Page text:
Skip to main content
Skip to main content

Christian Cloke

Photo of Christian Cloke

Associate Director of Michelle Smith Collaboratory for Visual Culture, Art History and Archaeology
Classics

(301) 405-7951

4205B Parren J. Mitchell Art-Sociology Building
Get Directions

Education

Ph.D., Classics, University of Cincinnati

Research Expertise

Ancient Mediterranean
Archaeology
Digital Art History
Digital Humanities

Christian Cloke specializes in the archaeology of the ancient Mediterranean world, and employs a range of digital methods to do so. In his archaeological fieldwork (conducted in Italy, Jordan, Armenia, Albania, and Greece), he works with custom-built relational databases (taken into the field on iPads to foster paperless data collection), Geographical Information Systems (GIS), and a wide array of modeling and imaging techniques (photogrammetry, laser scanning, and reflectance transformation imaging, to name several). In all of his fieldwork (and through his larger research project on the Nemea Valley, Greece) he explores rural parts of the Mediterranean world, with the goal of illuminating the lives of people underrepresented in ancient historical texts.

Dr. Cloke holds a B.A. in Classics and Old World Archaeology and Art from Brown University, an M.Phil. in Archaeology (Museums and Cultural Heritage Management) from the University of Cambridge, and an M.A. and Ph.D. in Classics (Classical Archaeology) from the University of Cincinnati. He spent several years in Greece as a member of the American School of Classical Studies at Athens, and was a post-doctoral fellow at the Smithsonian American Art Museum and National Museum of American History, where he worked with the National Numismatic Collection. At the Smithsonian he researched ancient Greek and Roman portrayals of "others" (captives, personified provinces, and "barbarians"), demonstrating how the visual language of these types played a significant role in shaping modern American depictions of American Indians and abolitionist emblems of enslaved people. In addition to numismatics, he works often with Greek and Roman pottery, and, on a larger scale, studies ancient waterworks and agricultural systems.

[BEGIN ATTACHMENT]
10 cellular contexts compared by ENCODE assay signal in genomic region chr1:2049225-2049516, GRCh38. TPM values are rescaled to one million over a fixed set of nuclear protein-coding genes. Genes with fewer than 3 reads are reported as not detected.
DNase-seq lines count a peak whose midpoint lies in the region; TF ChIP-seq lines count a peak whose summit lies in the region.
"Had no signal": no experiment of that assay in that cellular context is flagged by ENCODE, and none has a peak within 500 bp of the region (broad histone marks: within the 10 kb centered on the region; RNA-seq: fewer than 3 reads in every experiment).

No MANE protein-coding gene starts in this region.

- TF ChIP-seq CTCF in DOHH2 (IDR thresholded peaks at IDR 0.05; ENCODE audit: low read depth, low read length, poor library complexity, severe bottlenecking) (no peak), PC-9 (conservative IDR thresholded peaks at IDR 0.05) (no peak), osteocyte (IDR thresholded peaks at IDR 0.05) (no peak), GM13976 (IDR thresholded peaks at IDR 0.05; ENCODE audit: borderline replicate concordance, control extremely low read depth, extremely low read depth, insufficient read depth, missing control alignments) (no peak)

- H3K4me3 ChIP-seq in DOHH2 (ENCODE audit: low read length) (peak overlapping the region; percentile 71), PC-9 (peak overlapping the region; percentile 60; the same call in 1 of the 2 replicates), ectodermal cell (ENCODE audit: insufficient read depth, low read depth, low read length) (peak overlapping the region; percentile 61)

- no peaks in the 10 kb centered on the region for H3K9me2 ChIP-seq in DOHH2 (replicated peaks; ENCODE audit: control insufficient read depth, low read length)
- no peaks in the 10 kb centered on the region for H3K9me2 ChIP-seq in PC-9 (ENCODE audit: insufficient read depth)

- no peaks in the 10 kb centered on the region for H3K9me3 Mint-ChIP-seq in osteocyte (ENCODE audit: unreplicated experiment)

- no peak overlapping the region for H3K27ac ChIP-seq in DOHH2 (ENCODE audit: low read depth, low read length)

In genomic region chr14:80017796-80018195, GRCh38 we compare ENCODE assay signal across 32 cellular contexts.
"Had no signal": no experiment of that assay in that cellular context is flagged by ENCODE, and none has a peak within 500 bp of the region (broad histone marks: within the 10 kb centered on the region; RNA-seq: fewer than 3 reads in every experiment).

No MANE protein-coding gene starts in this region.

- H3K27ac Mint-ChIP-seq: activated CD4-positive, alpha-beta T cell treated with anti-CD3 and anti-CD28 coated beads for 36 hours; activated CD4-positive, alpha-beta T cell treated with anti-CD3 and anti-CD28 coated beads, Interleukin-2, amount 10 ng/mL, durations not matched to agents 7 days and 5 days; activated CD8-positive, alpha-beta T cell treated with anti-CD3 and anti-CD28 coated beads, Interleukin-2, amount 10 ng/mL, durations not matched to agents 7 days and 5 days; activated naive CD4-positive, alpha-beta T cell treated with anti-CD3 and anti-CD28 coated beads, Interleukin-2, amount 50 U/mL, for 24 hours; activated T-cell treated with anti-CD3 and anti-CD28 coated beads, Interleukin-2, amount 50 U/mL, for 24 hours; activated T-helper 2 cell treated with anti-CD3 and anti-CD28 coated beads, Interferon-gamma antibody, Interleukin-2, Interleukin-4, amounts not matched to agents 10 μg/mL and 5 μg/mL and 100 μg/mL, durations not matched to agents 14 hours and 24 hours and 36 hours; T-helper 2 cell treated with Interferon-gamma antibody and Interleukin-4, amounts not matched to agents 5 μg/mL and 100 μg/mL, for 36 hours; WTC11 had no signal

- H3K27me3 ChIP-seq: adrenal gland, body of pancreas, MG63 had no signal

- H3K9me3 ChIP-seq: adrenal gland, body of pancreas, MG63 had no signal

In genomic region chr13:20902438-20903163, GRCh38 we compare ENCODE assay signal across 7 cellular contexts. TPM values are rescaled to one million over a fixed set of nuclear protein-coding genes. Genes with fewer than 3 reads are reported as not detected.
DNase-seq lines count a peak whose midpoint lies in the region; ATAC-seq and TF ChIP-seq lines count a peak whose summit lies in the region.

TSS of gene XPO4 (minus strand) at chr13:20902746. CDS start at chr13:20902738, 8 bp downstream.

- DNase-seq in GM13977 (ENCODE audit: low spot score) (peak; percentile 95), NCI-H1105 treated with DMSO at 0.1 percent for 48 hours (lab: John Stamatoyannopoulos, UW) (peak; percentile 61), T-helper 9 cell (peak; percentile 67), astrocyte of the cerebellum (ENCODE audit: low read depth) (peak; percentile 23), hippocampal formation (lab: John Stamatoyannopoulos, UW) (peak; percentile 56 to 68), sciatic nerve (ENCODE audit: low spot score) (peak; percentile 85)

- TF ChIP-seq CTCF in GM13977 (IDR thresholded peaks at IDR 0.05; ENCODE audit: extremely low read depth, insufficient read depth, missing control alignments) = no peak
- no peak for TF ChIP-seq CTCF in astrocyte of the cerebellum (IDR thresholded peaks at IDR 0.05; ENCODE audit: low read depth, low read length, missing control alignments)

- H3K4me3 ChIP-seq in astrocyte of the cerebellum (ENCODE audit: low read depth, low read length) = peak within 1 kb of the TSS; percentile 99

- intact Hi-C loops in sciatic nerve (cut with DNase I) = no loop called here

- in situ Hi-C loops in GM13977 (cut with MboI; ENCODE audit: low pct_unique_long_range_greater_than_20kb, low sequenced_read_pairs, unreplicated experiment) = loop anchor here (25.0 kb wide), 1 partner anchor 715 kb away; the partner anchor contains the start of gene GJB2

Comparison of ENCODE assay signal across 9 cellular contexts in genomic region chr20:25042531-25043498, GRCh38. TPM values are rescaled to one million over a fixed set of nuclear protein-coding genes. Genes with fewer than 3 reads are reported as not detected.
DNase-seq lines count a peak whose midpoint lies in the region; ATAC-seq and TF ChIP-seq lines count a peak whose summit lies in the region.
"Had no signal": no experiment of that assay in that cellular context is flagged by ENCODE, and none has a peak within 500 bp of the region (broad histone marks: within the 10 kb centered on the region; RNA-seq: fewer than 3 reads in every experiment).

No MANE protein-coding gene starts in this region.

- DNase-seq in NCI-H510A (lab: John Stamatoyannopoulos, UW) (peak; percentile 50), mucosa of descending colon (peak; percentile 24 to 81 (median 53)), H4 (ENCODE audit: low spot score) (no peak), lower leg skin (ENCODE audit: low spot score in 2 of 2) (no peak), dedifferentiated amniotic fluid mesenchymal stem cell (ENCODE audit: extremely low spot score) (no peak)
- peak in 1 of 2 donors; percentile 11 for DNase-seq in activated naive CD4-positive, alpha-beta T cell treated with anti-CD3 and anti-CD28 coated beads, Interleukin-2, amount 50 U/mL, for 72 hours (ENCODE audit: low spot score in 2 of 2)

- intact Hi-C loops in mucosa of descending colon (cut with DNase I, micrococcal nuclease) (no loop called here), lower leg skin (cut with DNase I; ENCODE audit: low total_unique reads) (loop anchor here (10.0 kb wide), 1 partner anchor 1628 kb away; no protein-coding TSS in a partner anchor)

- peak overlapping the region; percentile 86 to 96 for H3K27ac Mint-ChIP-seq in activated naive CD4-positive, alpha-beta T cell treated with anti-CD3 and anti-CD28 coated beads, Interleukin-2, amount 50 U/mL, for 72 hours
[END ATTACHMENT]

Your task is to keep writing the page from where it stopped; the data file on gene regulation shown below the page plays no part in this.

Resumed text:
In the Collaboratory he strives to develop digital projects with departmental and extra-departmental faculty, and to provide opportunities for undergraduate and graduate students to master and innovate dynamic approaches to studying and presenting material culture.

 

Publications

Thinking through Data in the Humanities and in Engineering

This article considers how the same data can be differently meaningful to students in the humanities and in data science.

Art History and Archaeology

Lead: Elizabeth A. Honig
Contributor(s): Christian Cloke, Quint Gregory
Non-ARHU Contributor(s): Deb Niemeier
Dates:
This article considers how the same data can be differently meaningful to students in the humanities and in data science. The focus is on a set of network data about Renaissance humanists that was extracted from historical source materials, structured, and cleaned by undergraduate students in the humanities. These students learned about a historical context as they created first travel data, and then the network data, with each student working on a single historical figure. The network data was then shared with a graduate engineering class in which students were learning R. They too were assigned to acquaint themselves with the historical figures. Both groups then created visualizations of the data using a variety of tools: Palladio, Cytoscape, and R. They were encouraged to develop their own questions based on the networks. The humanists' questions demanded that the data be reembeded in a context of historical interpretation—they wanted to reembrace contingency and uncertainty—while the engineers tried to create the clarity that would allow for a more forceful, visually comprehensible presentation of the data. This paper compares how humanities and engineering pedagogy treats data and what pedagogical outcomes can be sought and developed around data across these very different disciplines.